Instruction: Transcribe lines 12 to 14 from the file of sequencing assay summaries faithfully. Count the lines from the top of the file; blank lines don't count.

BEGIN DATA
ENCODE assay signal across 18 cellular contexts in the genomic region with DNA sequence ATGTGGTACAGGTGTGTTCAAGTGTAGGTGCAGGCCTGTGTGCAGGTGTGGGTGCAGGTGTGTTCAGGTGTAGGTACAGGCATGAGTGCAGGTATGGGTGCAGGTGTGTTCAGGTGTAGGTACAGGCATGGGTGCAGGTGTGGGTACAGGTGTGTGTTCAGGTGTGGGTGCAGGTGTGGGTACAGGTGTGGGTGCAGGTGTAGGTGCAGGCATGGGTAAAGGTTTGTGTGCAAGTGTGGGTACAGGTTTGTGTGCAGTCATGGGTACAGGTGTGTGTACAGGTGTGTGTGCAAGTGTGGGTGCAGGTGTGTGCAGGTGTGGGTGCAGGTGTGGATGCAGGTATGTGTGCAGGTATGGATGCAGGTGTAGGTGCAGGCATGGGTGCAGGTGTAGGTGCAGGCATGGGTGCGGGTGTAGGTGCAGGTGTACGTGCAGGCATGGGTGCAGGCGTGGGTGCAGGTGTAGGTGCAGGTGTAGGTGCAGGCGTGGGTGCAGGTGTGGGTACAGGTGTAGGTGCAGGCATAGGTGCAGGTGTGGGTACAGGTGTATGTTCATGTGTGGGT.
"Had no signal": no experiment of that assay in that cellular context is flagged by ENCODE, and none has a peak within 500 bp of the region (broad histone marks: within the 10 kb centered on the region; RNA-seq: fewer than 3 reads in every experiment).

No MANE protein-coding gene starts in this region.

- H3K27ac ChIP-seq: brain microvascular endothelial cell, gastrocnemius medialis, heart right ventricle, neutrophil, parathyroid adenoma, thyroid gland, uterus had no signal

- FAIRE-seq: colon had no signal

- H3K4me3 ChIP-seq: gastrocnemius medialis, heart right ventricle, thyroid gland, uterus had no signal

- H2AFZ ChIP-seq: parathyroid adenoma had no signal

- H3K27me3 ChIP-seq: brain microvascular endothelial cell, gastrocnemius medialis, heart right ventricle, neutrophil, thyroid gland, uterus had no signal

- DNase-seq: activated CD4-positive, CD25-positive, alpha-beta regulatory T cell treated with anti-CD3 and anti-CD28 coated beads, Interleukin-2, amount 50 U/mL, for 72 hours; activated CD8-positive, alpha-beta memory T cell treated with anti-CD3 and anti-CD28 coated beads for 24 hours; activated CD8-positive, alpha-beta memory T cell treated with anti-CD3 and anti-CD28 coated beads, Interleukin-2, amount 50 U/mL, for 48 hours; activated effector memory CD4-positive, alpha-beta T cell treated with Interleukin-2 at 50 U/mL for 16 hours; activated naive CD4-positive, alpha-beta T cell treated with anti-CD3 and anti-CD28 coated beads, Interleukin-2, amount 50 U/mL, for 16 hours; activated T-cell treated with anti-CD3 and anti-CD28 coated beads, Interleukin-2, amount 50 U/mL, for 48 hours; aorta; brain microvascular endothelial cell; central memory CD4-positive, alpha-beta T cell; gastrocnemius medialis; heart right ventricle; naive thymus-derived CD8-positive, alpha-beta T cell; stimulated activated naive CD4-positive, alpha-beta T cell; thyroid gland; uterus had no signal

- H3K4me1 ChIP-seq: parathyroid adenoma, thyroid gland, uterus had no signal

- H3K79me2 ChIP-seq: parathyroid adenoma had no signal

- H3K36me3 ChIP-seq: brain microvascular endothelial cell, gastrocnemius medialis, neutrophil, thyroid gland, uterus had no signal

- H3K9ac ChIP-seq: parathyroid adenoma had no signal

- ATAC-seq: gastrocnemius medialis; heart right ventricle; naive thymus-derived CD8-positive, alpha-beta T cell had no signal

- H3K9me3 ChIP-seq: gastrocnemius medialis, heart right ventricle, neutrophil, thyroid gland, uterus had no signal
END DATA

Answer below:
- H3K36me3 ChIP-seq: brain microvascular endothelial cell, gastrocnemius medialis, neutrophil, thyroid gland, uterus had no signal

- H3K9ac ChIP-seq: parathyroid adenoma had no signal

- ATAC-seq: gastrocnemius medialis; heart right ventricle; naive thymus-derived CD8-positive, alpha-beta T cell had no signal